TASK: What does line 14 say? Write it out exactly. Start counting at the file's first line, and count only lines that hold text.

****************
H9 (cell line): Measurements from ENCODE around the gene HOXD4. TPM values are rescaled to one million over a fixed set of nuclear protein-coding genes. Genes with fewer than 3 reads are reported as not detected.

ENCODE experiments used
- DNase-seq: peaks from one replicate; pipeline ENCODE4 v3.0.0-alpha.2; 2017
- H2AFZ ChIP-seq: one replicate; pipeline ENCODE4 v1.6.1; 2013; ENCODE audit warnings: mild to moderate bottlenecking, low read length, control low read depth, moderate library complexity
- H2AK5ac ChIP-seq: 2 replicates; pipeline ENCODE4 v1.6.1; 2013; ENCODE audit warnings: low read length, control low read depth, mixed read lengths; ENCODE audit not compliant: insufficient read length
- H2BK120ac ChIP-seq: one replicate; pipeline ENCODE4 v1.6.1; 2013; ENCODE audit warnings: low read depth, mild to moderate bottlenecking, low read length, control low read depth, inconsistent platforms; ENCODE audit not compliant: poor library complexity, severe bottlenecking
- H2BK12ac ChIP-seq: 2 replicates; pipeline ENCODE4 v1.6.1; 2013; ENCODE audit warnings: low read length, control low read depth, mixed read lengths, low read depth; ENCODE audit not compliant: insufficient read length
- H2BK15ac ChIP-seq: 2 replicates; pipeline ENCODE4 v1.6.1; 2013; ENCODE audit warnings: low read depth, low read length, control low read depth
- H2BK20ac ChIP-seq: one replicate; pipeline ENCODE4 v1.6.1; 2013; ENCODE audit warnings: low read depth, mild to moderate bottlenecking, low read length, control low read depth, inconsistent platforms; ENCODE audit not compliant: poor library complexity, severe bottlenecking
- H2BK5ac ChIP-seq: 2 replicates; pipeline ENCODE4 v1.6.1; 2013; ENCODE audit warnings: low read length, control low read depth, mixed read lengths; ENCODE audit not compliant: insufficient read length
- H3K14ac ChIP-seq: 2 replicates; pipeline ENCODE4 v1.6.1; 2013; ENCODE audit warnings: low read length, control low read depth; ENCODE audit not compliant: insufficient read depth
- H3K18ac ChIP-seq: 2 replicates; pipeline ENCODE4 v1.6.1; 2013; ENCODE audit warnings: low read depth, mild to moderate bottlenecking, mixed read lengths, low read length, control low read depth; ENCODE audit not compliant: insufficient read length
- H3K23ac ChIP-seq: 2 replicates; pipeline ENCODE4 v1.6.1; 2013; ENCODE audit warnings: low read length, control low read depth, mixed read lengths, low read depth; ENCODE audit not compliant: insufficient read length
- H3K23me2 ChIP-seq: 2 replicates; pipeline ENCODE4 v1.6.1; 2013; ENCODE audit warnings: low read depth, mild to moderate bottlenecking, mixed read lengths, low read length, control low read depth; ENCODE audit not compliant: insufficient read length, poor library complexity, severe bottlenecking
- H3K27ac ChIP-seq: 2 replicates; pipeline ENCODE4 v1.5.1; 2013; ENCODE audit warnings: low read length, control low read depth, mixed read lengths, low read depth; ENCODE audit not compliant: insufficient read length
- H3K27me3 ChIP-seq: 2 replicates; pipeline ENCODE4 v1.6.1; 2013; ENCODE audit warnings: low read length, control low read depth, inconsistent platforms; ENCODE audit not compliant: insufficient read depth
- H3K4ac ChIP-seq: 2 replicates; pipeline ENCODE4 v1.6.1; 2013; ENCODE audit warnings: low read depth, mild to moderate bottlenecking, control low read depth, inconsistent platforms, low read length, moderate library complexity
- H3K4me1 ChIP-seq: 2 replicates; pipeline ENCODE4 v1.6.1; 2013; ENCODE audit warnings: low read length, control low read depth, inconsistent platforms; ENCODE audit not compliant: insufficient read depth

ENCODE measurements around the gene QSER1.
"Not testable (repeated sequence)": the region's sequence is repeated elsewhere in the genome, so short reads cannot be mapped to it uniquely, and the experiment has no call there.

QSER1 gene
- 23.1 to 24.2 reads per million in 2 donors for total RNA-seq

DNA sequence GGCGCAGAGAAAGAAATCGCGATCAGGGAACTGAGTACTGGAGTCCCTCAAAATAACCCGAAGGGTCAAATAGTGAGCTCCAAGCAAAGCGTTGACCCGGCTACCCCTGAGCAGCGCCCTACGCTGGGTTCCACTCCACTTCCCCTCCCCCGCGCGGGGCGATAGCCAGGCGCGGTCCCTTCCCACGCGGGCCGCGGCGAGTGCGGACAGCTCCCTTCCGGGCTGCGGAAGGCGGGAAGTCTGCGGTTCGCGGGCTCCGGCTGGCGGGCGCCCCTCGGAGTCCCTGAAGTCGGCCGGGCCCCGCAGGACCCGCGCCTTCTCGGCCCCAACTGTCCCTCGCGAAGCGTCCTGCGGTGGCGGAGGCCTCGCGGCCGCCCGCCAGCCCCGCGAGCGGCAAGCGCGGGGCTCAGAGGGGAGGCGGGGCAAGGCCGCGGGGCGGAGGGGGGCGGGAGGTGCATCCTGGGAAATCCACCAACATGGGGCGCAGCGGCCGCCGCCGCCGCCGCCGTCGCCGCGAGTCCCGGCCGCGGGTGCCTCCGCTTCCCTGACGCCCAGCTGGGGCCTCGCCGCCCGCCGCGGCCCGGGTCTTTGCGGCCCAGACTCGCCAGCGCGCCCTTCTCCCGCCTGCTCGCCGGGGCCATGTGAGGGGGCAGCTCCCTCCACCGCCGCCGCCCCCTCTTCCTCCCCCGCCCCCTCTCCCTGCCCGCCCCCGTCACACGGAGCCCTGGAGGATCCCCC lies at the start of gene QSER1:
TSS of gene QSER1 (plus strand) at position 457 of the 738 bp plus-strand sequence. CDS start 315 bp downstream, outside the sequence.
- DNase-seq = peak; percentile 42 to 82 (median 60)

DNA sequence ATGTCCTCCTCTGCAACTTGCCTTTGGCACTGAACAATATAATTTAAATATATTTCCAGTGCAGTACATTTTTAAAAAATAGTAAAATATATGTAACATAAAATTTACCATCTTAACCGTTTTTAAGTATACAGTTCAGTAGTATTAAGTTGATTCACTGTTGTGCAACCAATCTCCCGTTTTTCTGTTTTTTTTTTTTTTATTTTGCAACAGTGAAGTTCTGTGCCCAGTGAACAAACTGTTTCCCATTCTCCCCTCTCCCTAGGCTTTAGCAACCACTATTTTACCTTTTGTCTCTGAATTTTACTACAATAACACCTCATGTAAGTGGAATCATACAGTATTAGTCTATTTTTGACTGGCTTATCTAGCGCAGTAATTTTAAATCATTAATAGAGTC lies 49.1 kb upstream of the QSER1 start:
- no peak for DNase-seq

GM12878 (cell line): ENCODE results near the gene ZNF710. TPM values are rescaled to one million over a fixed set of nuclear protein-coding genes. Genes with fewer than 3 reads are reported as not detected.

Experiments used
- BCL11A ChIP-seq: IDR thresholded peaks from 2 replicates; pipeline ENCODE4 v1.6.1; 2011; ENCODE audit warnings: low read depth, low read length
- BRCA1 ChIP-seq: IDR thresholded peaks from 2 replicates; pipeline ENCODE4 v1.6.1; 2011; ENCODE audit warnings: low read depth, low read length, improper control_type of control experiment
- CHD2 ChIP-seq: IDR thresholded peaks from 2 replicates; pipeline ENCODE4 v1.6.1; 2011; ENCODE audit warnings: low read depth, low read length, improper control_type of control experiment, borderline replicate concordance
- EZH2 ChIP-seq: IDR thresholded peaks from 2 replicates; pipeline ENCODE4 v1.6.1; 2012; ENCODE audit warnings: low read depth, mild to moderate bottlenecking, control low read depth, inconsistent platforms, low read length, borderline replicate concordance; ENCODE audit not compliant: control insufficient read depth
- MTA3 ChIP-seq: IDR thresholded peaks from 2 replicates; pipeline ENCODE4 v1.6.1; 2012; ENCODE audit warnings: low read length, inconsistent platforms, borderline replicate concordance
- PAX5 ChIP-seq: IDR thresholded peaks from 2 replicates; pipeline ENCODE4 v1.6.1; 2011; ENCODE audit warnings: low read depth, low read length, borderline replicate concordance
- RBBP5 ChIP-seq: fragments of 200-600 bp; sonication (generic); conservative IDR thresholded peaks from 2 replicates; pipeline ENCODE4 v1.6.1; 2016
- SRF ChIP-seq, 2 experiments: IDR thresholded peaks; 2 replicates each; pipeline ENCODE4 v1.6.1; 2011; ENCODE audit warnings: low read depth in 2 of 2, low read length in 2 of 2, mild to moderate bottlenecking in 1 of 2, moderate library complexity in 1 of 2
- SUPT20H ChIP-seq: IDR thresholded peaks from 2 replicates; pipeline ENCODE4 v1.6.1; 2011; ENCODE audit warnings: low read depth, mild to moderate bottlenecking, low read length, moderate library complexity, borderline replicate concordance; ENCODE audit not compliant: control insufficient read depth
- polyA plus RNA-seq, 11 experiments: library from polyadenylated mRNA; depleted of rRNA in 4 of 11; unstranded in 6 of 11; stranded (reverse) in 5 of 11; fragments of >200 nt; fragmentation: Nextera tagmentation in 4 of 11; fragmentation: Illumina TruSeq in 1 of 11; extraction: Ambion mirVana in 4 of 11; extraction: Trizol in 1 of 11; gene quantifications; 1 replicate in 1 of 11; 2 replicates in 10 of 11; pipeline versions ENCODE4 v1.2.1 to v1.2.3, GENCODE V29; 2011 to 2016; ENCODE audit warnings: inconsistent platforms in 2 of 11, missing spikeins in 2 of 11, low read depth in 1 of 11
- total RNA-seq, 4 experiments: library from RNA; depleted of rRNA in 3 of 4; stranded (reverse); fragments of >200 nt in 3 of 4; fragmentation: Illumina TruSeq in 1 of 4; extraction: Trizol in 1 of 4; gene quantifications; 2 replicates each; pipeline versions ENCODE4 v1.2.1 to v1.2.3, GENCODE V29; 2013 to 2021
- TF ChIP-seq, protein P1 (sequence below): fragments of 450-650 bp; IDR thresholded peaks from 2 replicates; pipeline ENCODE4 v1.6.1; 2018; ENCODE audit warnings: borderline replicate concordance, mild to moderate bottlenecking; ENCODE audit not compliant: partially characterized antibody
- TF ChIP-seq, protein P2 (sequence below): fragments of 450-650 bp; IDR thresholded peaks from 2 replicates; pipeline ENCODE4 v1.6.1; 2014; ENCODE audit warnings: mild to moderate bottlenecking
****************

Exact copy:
- H3K23me2 ChIP-seq: 2 replicates; pipeline ENCODE4 v1.6.1; 2013; ENCODE audit warnings: low read depth, mild to moderate bottlenecking, mixed read lengths, low read length, control low read depth; ENCODE audit not compliant: insufficient read length, poor library complexity, severe bottlenecking